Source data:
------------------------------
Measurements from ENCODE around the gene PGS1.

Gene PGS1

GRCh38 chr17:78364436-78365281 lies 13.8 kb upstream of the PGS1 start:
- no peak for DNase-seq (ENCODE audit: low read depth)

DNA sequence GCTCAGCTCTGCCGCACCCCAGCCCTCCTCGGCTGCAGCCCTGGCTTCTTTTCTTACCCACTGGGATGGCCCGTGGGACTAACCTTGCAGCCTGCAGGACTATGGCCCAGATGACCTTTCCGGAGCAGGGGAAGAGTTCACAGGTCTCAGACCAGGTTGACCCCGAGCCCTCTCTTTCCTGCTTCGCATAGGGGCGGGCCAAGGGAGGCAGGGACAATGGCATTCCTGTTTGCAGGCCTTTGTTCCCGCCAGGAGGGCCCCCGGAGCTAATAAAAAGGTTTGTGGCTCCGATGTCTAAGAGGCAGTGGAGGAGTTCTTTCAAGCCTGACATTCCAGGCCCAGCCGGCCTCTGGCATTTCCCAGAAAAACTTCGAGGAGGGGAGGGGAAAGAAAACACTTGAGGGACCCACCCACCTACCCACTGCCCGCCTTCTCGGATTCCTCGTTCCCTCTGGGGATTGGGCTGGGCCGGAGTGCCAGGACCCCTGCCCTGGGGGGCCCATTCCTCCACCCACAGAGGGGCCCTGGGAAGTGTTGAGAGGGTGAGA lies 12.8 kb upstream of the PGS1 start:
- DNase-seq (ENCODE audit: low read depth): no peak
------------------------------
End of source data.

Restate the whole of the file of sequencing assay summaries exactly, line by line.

Measurements from ENCODE around the gene PGS1.

Gene PGS1

GRCh38 chr17:78364436-78365281 lies 13.8 kb upstream of the PGS1 start:
- no peak for DNase-seq (ENCODE audit: low read depth)

DNA sequence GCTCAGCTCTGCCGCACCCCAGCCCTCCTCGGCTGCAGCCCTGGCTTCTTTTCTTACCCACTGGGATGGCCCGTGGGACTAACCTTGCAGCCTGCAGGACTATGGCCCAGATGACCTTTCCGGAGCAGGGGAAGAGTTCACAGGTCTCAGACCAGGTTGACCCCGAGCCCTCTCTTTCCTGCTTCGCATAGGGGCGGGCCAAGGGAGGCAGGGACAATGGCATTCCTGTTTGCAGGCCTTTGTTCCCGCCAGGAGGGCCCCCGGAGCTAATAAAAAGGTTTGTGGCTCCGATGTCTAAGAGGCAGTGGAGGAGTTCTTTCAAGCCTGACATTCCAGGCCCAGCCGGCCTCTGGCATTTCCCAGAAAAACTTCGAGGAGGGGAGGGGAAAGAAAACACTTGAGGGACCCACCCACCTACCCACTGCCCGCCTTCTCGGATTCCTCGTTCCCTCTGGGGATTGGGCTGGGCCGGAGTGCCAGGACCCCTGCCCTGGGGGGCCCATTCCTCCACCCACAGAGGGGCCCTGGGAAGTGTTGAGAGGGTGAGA lies 12.8 kb upstream of the PGS1 start:
- DNase-seq (ENCODE audit: low read depth): no peak